Jesus uses some radical examples if your hand is the issue, cut it off; if it’s your eye, gouge it out. I would not recommend that for spiritual purposes, and I think there are other ways of dealing with what keeps us from truly following. But that is what parables do; they make us think. It is not always what is right on the surface that we are supposed to understand.

Most actions have a cause; something caused them to happen. Sometimes those causes are out of our control, but we can often control them. For example, I slipped on the ice because I did not put sand down or wore the wrong shoes. The action was falling; the cause was negligence. What this parable to trying to get us to do is to dig deep and find the answers.

How often do we say that person makes me mad? Okay, we might get angry, but it is not the other person that makes us mad; it is not even their actions that make us mad; we let ourselves get mad and then blame the other person. It is much easier to point away from ourselves than point towards ourselves.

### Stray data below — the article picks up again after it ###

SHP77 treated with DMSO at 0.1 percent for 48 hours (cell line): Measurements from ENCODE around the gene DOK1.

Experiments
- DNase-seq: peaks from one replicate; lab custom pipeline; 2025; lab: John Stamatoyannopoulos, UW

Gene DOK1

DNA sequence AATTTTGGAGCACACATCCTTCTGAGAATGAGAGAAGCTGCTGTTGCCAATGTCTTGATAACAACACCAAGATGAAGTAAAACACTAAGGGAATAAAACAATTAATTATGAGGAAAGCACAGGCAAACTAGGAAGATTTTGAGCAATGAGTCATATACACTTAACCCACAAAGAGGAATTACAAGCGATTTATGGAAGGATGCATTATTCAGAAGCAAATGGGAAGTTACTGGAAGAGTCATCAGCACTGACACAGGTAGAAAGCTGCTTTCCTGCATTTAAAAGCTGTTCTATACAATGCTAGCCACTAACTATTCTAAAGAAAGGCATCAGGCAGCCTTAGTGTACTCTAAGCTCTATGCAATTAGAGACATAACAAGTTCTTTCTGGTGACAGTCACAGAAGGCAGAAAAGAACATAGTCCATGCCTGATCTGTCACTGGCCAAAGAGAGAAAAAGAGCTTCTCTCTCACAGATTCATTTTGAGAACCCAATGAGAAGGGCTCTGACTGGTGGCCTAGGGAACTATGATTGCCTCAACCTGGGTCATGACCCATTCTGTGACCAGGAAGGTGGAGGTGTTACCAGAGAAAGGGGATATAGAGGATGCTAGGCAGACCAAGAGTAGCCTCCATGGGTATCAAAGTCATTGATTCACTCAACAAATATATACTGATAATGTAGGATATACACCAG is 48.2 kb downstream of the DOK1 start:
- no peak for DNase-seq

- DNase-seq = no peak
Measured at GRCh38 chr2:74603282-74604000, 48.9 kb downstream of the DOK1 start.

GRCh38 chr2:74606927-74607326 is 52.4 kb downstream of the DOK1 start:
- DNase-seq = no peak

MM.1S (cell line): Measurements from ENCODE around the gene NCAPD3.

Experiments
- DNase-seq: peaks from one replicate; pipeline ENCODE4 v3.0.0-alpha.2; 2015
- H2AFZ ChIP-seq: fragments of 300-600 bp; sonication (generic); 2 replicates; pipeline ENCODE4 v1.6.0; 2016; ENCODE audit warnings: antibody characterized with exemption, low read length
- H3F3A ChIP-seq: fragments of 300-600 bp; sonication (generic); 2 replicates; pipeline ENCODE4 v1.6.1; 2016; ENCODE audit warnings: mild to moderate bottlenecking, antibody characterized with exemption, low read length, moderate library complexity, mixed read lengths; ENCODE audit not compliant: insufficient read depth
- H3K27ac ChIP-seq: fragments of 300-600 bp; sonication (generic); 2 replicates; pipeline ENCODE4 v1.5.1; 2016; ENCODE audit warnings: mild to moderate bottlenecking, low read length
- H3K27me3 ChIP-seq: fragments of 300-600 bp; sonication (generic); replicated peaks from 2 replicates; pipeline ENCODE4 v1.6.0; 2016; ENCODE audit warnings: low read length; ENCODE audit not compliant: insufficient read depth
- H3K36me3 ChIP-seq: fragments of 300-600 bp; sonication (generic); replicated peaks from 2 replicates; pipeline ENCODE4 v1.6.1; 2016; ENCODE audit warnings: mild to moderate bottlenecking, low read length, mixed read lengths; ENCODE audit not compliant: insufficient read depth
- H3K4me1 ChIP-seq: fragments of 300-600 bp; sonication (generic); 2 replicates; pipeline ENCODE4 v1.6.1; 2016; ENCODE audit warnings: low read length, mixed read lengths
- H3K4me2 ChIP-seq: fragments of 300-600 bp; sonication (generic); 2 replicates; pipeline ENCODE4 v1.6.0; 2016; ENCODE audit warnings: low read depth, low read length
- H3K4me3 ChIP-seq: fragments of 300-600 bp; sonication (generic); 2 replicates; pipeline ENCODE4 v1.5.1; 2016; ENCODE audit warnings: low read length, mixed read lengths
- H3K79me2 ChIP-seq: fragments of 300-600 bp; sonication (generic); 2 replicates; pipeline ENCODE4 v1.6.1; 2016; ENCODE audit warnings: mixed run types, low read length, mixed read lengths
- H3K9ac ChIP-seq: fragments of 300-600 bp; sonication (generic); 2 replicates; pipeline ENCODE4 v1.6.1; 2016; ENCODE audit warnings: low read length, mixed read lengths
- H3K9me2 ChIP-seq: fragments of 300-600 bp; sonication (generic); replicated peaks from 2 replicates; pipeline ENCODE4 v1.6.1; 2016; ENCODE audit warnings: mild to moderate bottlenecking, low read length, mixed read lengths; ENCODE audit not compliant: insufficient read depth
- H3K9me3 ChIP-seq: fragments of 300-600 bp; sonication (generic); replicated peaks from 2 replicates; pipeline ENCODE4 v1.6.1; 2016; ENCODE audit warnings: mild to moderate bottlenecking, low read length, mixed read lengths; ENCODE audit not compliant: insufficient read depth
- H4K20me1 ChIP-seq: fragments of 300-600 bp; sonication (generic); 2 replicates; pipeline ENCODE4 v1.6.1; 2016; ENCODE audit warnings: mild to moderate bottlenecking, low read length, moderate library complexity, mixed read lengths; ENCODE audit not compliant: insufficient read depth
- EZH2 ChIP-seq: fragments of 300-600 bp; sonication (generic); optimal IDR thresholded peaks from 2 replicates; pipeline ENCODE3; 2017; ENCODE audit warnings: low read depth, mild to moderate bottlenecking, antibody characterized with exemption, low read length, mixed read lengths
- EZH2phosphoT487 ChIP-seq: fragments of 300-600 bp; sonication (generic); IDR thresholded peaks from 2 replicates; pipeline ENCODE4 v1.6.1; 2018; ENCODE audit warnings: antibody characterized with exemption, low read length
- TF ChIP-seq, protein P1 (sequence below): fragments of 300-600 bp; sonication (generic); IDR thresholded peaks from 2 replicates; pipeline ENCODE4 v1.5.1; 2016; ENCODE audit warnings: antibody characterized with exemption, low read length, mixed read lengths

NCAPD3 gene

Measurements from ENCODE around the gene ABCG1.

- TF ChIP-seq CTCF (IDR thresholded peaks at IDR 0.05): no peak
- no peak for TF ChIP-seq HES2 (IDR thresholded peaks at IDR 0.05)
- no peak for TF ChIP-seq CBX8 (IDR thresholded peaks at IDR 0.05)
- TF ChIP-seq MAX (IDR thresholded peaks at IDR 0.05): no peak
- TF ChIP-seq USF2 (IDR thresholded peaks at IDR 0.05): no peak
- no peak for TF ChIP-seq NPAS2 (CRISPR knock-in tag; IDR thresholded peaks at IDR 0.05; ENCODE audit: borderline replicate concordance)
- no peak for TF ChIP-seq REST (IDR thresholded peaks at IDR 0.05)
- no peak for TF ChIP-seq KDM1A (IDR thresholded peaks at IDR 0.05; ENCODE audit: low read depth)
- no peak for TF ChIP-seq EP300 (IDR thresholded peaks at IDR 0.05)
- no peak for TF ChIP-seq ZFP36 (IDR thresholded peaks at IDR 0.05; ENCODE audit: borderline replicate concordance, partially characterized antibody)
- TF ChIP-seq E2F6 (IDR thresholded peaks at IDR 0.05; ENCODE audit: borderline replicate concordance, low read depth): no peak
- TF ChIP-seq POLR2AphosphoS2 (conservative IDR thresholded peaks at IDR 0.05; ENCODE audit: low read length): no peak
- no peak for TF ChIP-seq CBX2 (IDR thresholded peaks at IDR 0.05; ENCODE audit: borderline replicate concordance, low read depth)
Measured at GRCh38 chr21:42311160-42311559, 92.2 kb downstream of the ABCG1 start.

Don’t get me wrong; some people make us mad; it sure might be us, and it might be them. The point is that we need to find the root cause, which is not easy. Getting to the heart of the matter is the focus of our spiritual life. Asking hard questions about ourselves and our environment is essential.

I often speak of how Jesus commanded us to love one another, and I add that it’s love and not like. We have to love each other, but we do not have to like each other. This is an integral part of our spiritual life and one that Jesus is getting at here. This idea of loving everyone does not require us to be a doormat; for our preservation, we sometimes have to cut people off. We do not have to keep toxic people in our lives. If that person constantly makes you mad, cut them off. If that person frequently drives you to have uncharitable thoughts about them or others, cut them off. If that job is unfulfilling or brings you to do things you don’t want to do, cut it off. Sometimes it’s not the hand or the eye that needs to go but rather the other person. Yes, there might be an underlying issue in you, but for the time being, it is okay to establish boundaries while we figure it all out.

When I was training as a spiritual director, one of my mentors described the spiritual journey as making a slow descent through all of the stuff in our lives that we do not want to deal with. I like to think of it as that place in our homes where we jam all the stuff when people come over. We all have that place. Maybe it’s a drawer, or perhaps it is a room. We jam it full of stuff because we don’t want to deal with it.